Spring trade? Possible, but not quite likely
The Tigers could have spare players to trade this spring — if a lot of things go right.
If Dontrelle Willis rebounds from disastrous season, when he struggled mightily to find the strike zone, and Nate Robertson’s new shape allows him to regain his slider, the Tigers could have six solid candidates at starting pitcher.
Those scenarios could facilitate a trade. To call it likely, however, is to think everything will go right. A best-wish plan might be more appropriate. And that’s before finances really come into consideration.
The Tigers thought enough of their chances of getting some production out of Willis and/or Robertson that they left the fifth spot in the rotation open for them to compete with swingman Zach Miner. But they wanted to protect themselves enough that they traded talented young outfielder Matt Joyce to Tampa Bay for Edwin Jackson.
And while Willis and Robertson have prompted encouragement leading into Spring Training, it hasn’t progressed to anywhere near an expectation yet.
“I certainly don’t want to sound like Dontrelle Willis and Nate Robertson are rookies,” manager Jim Leyland said Thursday. “They’ve establshed some things in their careers. I don’t want to slight that or make light of that. If you could get those two guys back to what they really are, you’d have six starters. But we don’t know. We don’t know for sure.
“I have the utmost respect for both of those guys. That’s one of my prayers, that one of those guys — at least one of them — gets back to form. That could be a big bonus for us. But is it going to happen? I don’t know. That’s why we’re just going to let things unfold.”
If only one gets back to form, there’s no trade. If both get back to form, there’s the chance for a trade. But the other obstacle that comes into play is financial. Both Willis and Robertson are under contract through 2010 — Robertson for $17 million, Willis for $22 million. Even with baseball’s need for strong starting pitching, those are difficult salaries to move in this economy. Will a solid spring training prove enough of an incentive for a team to take one on? Will a merely encouraging spring training? Will one starter need to pitch in relief in some regular-season games to show he’s back for another team to take him on?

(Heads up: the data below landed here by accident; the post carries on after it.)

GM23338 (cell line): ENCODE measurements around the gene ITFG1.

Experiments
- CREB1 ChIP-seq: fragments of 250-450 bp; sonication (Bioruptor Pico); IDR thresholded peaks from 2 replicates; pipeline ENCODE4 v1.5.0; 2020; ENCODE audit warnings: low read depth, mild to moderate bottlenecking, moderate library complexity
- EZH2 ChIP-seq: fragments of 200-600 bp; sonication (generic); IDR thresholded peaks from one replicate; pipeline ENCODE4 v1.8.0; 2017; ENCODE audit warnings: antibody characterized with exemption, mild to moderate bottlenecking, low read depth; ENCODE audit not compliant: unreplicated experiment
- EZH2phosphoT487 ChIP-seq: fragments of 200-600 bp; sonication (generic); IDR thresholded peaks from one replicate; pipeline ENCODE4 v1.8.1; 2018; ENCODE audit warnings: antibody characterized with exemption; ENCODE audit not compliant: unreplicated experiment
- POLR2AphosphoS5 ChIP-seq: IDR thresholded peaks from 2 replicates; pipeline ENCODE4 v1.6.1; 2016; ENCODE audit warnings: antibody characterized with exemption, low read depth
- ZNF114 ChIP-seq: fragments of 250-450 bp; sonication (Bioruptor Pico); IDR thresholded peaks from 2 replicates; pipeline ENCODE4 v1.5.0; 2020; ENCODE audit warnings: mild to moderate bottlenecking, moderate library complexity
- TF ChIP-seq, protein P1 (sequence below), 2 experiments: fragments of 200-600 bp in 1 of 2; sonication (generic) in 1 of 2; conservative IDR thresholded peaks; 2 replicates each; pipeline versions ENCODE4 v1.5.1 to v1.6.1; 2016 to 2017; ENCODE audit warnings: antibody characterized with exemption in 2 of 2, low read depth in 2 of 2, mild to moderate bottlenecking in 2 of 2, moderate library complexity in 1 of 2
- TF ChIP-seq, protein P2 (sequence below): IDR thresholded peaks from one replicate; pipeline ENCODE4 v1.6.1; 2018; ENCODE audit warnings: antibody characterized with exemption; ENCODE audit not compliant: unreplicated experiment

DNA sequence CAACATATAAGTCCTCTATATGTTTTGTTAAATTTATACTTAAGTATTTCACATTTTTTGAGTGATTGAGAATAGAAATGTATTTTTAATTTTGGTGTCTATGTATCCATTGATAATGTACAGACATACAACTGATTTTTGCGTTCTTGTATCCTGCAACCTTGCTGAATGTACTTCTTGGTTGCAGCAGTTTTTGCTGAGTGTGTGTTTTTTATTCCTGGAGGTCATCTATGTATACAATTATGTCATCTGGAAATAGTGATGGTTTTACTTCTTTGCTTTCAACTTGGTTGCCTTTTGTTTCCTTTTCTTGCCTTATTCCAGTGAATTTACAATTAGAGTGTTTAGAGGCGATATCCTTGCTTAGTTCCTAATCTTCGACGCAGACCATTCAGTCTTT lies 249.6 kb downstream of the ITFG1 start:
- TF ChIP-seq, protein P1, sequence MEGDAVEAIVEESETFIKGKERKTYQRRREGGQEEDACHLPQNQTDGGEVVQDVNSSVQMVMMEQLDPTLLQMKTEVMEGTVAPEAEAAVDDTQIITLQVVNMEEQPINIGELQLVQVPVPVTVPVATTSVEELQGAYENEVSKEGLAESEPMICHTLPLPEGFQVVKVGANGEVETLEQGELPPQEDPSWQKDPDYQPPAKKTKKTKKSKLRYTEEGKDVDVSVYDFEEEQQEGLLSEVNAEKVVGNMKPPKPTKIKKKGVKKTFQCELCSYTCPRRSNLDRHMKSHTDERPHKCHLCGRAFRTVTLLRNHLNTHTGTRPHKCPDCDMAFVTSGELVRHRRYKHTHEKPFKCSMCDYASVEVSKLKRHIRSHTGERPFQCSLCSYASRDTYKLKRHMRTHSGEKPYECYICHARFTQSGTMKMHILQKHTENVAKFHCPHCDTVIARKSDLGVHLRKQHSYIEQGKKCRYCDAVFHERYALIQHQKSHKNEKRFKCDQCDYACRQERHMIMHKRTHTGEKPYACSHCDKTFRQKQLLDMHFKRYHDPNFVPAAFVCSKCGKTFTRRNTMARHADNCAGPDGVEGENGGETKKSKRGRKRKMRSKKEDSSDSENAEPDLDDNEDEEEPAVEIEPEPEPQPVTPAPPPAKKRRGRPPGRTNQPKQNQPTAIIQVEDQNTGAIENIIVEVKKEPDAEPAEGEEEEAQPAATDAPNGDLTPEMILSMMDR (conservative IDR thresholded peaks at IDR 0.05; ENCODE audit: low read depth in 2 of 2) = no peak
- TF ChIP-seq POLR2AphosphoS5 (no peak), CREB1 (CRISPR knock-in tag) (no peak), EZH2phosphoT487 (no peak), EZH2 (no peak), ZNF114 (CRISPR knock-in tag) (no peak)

Other starters could be on the market. As one example, the Giants have Jonathan Sanchez and Noah Lowry possibly fighting for the same spot. Sanchez, who looked good for the first half last season before falling off, is under one-year contract. Lowry, who won 14 games in 2007 but missed all last year following surgery, makes $4.5 million this year with a $6.5 million club option for 2010.
The Tigers could help facilitate a trade by picking up much of the salary in a deal. But this is a team dealing with payroll considerations, a team that stood its ground on a one-year deal for closer Brandon Lyon rather than matching a two-year offer he had from another club.
Possible? Yes. Likely? Hard to say that.
I think back to 2007, when the Tigers had more starters than starting spots. Chad Durbin, a very good starter for Triple-A Toledo the previous year, was headed for a long relief role once Mike Maroth showed he was healthy. Andrew Miller was going to the minors. Then came Kenny Rogers’ blood vessel constriction and surgery that kept him out until June. When asked if a trade for a starter was possible, president/GM Dave Dombrowski said at the time that teams were calling them about starting pitching.
Durbin stepped into the rotation, held on until Rogers returned. At the same time, Miller was called up and Maroth traded. Durbin went on to make good money and earn a World Series ring with the Phillies last year.
Two words come to mind for likelihoods last year: Armando Galarraga.
Possibilities abound when spring training opens. But seven weeks out before Opening Day, history shows that likelihoods can be deceptive.